Protests erupt in Chad as Deby nominated to run for sixth term

Protests broke out after President Idriss Deby was confirmed as the governing party’s nominee for the election in April.

Chad president coup attack foiled
Chad President Idriss Deby has ruled the country since 1990 [File: Sabri Elmhedwi/EPA]

Police in Chad fired tear gas and made several arrests as hundreds protested against President Idriss Deby’s nomination to run for a sixth term in an April election.

In the capital N’Djamena on Saturday, hundreds of protesters set tyres on fire and chanted “No to a sixth term!” and “Leave, Deby!”, a witness told the news agency Reuters.

Police fired tear gas and made several arrests, including of Mahamat Nour Ibedou, a prominent human rights activist. Protests were also held in the cities of Moundou, Doba, Sarh and Abeche, witnesses said.

Al Jazeera’s Nicolas Haque said protests were led by the opposition and human rights activists.

“Their plan was to march to the presidential palace before police fired tear gas [and] arrested some of them,” he said, reporting from Senegal’s capital, Dakar.

Deby, 68 came to power in the 1990 rebellion that overthrew former leader Hissene Habre.

He has been re-elected every five years since then, thanks to constitutional changes approved by a referendum in 2005 to remove limits on presidential terms.

In 2018, a new constitution reinstated term limits but allowed him to stay in power until 2033. His opponents accuse him of trying to create a monarchy.

“The people’s confidence has a sacred value for me,” Deby, who took the title of field marshal last August, said as he accepted the nomination of his Patriotic Salvation Movement (MPS) party.

“Allow me, my brothers and sisters, to tell you that it is after a mature and deep introspection, that I decided to respond favourably to this call of the people,” he said.

‘Lessons learned’

Last Tuesday, 12 opposition party leaders signed a manifesto that set down a joint approach for government, a code of conduct and “the criteria for appointing a single candidate on a transparent and consensual basis”.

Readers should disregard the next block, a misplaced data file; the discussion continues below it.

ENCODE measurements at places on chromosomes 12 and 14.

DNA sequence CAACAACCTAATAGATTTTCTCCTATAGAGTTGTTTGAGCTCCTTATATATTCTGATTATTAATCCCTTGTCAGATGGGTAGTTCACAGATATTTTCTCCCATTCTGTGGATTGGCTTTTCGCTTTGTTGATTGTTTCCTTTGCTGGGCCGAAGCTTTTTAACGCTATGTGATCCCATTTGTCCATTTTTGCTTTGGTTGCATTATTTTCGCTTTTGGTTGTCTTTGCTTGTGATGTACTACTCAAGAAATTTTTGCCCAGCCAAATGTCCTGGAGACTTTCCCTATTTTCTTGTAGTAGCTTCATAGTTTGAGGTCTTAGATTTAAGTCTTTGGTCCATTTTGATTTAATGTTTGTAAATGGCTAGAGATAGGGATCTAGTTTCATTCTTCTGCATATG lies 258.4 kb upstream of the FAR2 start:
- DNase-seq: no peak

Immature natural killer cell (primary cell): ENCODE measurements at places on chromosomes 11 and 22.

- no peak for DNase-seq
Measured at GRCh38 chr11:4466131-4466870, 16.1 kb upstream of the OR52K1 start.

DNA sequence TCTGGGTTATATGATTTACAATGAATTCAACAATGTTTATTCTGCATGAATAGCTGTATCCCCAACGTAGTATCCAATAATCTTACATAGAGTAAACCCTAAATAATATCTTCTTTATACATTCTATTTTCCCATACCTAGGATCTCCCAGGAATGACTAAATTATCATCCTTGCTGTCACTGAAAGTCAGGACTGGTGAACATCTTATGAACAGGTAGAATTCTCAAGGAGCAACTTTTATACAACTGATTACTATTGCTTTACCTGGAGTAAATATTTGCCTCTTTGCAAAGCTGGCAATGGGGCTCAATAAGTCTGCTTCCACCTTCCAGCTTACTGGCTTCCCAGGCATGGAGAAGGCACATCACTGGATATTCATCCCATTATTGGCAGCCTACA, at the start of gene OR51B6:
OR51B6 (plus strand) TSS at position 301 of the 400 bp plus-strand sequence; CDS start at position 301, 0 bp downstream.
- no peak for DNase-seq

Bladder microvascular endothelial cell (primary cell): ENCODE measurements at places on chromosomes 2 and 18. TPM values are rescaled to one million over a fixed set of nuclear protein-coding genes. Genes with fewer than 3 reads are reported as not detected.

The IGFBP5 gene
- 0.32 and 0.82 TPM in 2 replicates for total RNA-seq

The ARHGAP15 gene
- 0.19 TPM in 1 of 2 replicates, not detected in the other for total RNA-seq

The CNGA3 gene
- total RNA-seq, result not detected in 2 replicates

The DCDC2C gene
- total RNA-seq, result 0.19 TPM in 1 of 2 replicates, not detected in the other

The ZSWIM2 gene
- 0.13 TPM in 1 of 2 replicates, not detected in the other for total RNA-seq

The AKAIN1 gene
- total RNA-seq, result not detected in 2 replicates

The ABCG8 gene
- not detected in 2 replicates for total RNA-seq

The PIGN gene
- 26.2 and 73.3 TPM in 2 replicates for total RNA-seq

Signatories include two prominent opposition figures – Saleh Kebzabo, the runner-up in the 2016 election with about 13 percent of the vote, and Mahamat Ahmat Alabo.

The manifesto says other opposition parties can join, although it does not set a date for when the single candidate will be named.

The alliance’s coordinator, Alladoumngar Tedengarti, said “the lesson has been learned” from previous elections in which Deby was able to cruise past a fragmented opposition.

Other leaders who have yet to join include Laokein Kourayo Medar, who had finished third in 2016, and Succes Masra, whose campaign group, The Transformers, has joined with NGOs to call for protests.

Backed by former colonial power

Despite ruling with an iron fist, Deby largely enjoys the support of the international community which views him as an essential ally in the fight against armed groups in the Sahel region.

Deby has faced strikes and protests in recent years over economic woes caused by low oil prices and armed rebellions in the desert north, where former colonial power France has intervened in support of the government.

“They have intervened twice inside the country to protect President Deby from attempts to overthrow him,” Haque said.

“The former colonial power has the headquarters of the Barkhane operation for the Sahel region based in the capital of Chad,” he added, referring to the French military operation against armed fighters in the Sahel.

Human rights groups have regularly raised objections against the banning of opposition demonstrations, arbitrary arrests and restricted access to social media networks. They have also accused the ruling class of endemic corruption and quashing dissent.

The country ranks 187th out of 189 in the UN’s Human Development Index.

But Deby has drawn on his effective control of state media and institutions to maintain political dominance and won repeated landslide election victories.

Deby has also placed some members of his family in key positions in government, Haque said.

“Meanwhile, the 13 million living in Chad, a country that is rich in oil, live on less than $2 a day,” he said.

Source: Al Jazeera and news agencies